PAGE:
$28 million Stevenson addition aims to 'reinvent' the classroom
With a groundbreaking tentatively set for late summer, the three-story addition planned for Lincolnshire's Stevenson High School may defy the usual expectations for a school building.
Instead of boxy classrooms filled with rows of chairs and tables, educators and architects talk about "teaching spaces" featuring randomly arranged group work stations.
There also will be "breakout spaces" -- casual-looking seating areas in spacious, window-lined hallways that let students work on assignments outside classrooms.
But perhaps the most unusual element planned for the roughly 56,800-square-foot addition, expected to cost $28 million, is a pair of two-story, plant-covered walls designed to improve indoor air quality and provide learning opportunities for science classes.
To borrow a phrase, this is not going to be your father's high school.
"This project (is) less about putting butts in seats and more about delivering instruction in an effective, meaningful manner," said Sean Carney, Stevenson's assistant superintendent for business.
Time to expand
Occupying a 76-acre campus on Route 22 west of Milwaukee Avenue, Stevenson already is the largest high school building in Lake County at 870,000 square feet.
More than 4,100 teens attend Stevenson this year. Enrollment has risen for three years, however, and it's expected to reach 4,500 by 2025.
To accommodate the growth, administrators, board members and architects have spent months developing the expansion plan.
And since they're planning for the future of one of the nation's top-ranked public high schools, they're aiming for something exceptional.
"Not only did this addition need to provide space for our faculty to teach students in a manner consistent with the expectations of our community, but it needed to reinvent the classroom," Carney said.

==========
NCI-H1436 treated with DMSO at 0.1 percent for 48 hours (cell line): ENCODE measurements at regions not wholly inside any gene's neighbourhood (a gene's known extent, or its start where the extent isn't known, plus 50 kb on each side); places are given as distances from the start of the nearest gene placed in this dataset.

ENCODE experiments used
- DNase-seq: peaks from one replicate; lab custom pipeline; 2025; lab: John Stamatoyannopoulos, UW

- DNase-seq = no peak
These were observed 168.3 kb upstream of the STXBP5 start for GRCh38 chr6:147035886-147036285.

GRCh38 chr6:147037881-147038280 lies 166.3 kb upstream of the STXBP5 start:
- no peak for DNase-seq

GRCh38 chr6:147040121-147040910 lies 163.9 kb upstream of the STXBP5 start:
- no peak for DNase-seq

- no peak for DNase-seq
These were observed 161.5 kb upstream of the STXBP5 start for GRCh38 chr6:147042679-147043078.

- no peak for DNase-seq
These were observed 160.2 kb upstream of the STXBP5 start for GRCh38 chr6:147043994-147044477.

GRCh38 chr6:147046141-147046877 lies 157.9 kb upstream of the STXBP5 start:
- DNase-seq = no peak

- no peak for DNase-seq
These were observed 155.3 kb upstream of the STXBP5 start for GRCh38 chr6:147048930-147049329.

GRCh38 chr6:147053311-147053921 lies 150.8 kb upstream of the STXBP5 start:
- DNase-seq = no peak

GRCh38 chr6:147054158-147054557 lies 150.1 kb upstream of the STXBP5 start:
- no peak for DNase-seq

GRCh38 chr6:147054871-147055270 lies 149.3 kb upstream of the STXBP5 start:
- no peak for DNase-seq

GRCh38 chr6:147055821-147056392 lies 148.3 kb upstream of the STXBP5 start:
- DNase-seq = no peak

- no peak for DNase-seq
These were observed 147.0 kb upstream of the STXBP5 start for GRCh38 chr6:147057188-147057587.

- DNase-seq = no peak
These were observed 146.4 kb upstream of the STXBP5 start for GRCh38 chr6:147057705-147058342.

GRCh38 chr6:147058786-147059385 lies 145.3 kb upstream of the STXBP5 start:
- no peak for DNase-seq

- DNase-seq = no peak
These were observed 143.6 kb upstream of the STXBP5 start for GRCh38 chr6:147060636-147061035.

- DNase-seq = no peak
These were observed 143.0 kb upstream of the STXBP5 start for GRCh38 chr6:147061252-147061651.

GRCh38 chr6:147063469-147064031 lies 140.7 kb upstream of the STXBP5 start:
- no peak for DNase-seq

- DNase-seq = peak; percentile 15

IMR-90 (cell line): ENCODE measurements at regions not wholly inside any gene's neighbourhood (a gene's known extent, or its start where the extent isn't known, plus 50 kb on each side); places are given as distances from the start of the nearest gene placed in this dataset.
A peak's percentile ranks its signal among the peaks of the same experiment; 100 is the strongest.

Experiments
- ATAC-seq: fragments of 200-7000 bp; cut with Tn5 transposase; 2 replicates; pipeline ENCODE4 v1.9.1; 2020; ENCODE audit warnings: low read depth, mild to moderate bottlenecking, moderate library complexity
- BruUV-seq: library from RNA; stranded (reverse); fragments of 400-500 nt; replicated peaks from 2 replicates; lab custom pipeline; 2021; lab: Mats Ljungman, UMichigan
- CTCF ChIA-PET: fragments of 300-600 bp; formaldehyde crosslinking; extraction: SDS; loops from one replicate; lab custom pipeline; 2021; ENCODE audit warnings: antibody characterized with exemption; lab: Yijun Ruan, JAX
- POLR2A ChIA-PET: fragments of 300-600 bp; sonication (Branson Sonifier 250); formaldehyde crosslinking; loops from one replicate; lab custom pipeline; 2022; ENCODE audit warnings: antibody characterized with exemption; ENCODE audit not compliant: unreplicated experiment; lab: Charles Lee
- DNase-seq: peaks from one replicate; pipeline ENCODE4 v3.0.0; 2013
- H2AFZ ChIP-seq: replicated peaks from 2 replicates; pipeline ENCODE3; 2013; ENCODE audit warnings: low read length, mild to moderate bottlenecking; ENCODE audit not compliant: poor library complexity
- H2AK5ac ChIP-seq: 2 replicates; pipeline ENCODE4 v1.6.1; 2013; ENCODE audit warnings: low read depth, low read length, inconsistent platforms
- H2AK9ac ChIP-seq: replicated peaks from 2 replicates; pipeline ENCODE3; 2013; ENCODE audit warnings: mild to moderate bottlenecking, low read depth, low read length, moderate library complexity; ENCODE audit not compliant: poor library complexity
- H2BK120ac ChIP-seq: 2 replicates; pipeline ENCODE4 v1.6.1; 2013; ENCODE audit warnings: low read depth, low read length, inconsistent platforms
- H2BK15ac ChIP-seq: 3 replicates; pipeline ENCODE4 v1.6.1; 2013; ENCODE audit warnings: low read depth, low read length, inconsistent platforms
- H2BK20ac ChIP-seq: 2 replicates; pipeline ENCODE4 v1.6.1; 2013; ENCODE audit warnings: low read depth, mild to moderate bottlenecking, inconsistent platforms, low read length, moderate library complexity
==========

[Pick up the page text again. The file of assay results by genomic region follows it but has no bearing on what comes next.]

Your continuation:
The expansion will be part of Stevenson's East Building. If construction starts in early September as planned, it should be ready for the 2019-20 term, officials said.
According to the plans from architects with Wight & Company, each floor will have a different focus and design.
The ground level will feature five classrooms, a multipurpose area, breakout spaces and an educational courtyard for special education and fine arts programs.
The second floor will be dedicated to the world languages department. Nine classrooms are planned, as is more breakout space.
The third floor will be dedicated to science education. Five large labs and more breakout spaces are planned.
The plant-covered "living walls" will stretch between the second and third floors.
The ecological elements won't end there.
Plans also include a garden and greenhouse on the roof that will be used by science, art, foods and special education classes. The rooftop greenery will reduce energy costs by insulating the classrooms beneath, too.
That, combined with solar panels, could make the addition self-sufficient when it comes to energy production.
Wight & Company architect David Powell said environmental sustainability is part of his firm's DNA.
"We are especially thrilled that Stevenson's East Building expansion has uniquely combined both educational design and sustainable standards to an extraordinary level," Powell said.
Stevenson isn't the only Lake County school to rethink classroom space for the 21st century.
Mundelein High School's new $24 million addition, which debuted last August, features airy classrooms and glass-walled meeting rooms similar to Stevenson's planned breakout spaces.
Superintendent Kevin Myers said it's been a hit with students and faculty.
"Our teachers have more options to engage a variety of learning styles, and the building environment promotes students and staff working together in nontraditional ways," Myers said.
Paying for it
All of the eye-catching, tradition-breaking elements planned for Stevenson's expansion have price tags attached, of course. And they're not cheap.
In fact, the project's budget has swollen about $3 million since January as details have been finalized.
Construction will be funded with loans and district savings. Officials have said they won't ask voters for a tax increase.
Officials also plan to apply for a $1 million grant from the Illinois Clean Energy Community Foundation.